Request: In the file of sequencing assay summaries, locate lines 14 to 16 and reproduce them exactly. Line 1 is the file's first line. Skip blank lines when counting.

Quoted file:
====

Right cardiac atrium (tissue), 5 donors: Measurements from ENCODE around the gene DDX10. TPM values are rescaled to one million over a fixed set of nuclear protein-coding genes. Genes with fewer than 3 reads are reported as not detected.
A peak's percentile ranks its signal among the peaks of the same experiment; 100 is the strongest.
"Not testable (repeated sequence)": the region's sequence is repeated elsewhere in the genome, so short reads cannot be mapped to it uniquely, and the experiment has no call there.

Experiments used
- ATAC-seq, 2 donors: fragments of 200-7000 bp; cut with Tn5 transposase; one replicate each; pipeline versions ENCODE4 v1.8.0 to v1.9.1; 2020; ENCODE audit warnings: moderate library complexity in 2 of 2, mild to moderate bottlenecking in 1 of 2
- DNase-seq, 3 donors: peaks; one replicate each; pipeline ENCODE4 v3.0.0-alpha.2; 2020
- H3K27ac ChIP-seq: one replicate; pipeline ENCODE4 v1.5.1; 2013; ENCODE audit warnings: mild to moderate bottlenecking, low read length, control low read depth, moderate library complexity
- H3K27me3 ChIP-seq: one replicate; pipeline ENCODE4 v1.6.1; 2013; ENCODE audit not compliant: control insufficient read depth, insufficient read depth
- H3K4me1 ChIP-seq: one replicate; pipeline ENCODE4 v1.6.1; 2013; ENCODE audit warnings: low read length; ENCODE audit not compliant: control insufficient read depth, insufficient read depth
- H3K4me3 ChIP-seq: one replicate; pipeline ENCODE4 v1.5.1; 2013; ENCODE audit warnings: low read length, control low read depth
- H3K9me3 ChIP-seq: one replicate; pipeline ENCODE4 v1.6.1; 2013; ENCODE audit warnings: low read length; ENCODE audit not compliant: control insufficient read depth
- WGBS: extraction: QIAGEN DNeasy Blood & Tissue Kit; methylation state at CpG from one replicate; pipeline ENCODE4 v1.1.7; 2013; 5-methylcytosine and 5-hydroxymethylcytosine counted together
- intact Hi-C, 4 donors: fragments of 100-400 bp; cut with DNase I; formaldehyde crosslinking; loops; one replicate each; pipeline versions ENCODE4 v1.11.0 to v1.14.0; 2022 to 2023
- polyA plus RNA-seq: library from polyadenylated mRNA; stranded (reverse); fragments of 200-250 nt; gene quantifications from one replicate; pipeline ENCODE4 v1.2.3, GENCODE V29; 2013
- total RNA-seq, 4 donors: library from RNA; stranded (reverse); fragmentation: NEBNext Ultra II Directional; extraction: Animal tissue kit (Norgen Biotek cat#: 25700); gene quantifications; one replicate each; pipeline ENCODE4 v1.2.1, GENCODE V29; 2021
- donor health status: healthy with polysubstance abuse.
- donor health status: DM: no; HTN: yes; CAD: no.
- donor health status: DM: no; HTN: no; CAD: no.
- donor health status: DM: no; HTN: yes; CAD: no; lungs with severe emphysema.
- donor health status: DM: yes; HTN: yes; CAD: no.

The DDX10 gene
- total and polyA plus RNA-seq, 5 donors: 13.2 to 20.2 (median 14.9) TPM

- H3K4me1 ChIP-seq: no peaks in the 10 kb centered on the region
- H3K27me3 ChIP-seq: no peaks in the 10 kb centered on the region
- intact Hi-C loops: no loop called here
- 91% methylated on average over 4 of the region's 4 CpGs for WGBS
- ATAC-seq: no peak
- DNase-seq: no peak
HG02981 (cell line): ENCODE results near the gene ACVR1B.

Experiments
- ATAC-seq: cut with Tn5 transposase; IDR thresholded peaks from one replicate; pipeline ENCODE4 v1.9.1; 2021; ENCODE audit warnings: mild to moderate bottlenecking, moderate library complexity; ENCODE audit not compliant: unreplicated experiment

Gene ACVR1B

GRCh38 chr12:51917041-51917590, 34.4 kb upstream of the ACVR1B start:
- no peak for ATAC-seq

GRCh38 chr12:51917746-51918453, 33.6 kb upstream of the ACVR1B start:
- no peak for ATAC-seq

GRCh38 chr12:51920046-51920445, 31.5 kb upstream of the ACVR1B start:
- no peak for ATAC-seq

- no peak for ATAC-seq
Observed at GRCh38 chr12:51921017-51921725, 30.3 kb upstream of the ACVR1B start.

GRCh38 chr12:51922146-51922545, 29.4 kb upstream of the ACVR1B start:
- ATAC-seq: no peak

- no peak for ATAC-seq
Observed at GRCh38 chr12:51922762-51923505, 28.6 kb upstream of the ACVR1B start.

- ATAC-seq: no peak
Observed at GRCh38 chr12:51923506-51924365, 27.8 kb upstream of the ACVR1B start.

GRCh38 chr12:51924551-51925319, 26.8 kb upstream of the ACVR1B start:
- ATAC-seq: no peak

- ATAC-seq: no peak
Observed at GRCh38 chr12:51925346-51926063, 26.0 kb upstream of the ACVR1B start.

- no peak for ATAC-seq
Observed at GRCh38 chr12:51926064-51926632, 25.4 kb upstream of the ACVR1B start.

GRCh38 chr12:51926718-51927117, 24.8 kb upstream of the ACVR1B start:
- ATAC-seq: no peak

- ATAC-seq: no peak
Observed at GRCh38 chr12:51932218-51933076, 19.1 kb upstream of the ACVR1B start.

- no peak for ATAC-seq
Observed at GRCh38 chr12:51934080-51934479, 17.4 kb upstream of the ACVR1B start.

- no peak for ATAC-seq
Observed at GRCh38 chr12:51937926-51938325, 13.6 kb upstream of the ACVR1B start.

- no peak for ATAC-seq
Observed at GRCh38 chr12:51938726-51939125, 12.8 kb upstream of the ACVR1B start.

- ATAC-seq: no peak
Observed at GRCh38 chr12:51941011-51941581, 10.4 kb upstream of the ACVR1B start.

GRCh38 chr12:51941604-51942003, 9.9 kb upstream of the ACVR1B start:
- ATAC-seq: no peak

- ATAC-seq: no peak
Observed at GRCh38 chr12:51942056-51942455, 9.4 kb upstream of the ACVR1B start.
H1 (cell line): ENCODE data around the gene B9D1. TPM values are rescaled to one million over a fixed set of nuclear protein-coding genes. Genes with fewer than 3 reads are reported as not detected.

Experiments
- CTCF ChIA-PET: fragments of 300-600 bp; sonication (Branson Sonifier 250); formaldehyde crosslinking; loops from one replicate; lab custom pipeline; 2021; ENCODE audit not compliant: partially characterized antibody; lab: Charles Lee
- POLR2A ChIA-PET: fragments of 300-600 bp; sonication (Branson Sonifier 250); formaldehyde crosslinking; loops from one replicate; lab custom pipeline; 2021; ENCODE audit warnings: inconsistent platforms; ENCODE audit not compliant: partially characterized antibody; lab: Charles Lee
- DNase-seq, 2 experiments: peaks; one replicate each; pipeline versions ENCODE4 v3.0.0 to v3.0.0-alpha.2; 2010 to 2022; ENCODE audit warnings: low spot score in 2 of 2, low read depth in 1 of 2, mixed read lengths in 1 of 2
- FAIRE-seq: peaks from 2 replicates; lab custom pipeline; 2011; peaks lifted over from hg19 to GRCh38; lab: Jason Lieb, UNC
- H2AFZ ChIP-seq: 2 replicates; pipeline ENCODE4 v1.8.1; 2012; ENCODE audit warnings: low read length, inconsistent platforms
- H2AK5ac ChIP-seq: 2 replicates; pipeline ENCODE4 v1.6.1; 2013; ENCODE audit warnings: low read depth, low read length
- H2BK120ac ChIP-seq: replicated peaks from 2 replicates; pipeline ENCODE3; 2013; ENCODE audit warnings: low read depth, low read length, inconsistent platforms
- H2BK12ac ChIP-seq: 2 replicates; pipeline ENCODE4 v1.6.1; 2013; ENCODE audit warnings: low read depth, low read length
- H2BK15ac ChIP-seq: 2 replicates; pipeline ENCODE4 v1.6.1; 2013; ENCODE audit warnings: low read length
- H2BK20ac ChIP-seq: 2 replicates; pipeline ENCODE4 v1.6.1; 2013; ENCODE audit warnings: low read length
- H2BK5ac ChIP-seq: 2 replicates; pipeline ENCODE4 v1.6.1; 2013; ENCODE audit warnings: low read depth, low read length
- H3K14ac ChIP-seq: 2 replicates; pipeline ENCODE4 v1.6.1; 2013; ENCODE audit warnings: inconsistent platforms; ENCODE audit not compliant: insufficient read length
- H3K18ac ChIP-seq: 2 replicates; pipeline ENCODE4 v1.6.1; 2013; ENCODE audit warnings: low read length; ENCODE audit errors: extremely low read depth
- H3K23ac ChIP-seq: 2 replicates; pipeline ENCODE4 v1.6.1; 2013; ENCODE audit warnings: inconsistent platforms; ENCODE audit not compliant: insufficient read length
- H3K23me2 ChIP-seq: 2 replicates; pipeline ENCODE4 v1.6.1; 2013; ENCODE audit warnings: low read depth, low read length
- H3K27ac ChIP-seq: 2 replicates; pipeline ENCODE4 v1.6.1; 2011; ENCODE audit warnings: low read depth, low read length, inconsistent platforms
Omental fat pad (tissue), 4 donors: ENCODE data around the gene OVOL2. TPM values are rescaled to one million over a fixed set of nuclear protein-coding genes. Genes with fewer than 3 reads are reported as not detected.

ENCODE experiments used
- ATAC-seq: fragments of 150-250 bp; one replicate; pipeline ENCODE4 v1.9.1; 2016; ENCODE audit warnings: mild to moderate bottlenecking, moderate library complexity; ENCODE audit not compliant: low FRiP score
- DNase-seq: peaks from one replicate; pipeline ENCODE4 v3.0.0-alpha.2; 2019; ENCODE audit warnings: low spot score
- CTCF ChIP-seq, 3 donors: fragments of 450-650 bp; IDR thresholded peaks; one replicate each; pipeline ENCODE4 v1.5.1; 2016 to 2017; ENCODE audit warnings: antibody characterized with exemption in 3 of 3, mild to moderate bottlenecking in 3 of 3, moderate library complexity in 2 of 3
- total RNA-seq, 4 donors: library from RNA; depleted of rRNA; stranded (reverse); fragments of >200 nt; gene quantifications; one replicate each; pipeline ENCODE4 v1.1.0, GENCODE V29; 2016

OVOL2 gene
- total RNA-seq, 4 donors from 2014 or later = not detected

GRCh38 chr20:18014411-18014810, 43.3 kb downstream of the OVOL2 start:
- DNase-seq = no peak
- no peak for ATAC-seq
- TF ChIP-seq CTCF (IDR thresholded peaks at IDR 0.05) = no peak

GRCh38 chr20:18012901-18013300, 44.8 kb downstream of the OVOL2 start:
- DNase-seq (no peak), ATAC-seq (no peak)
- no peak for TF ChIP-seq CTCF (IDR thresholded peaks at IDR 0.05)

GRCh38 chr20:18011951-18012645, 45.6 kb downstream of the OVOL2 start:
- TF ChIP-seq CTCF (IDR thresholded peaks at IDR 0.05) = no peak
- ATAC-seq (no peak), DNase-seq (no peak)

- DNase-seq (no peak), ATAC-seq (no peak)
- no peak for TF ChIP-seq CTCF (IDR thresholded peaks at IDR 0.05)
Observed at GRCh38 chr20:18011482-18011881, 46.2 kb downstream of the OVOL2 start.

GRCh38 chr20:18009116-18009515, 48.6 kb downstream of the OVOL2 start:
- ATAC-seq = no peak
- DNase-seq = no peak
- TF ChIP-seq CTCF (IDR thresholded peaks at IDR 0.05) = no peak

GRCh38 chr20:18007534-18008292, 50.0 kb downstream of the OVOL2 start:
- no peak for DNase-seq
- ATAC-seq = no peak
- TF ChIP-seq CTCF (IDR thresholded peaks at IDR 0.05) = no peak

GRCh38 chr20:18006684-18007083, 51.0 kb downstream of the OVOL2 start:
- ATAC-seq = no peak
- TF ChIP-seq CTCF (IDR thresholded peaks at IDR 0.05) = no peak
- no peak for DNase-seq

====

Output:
- polyA plus RNA-seq: library from polyadenylated mRNA; stranded (reverse); fragments of 200-250 nt; gene quantifications from one replicate; pipeline ENCODE4 v1.2.3, GENCODE V29; 2013
- total RNA-seq, 4 donors: library from RNA; stranded (reverse); fragmentation: NEBNext Ultra II Directional; extraction: Animal tissue kit (Norgen Biotek cat#: 25700); gene quantifications; one replicate each; pipeline ENCODE4 v1.2.1, GENCODE V29; 2021
- donor health status: healthy with polysubstance abuse.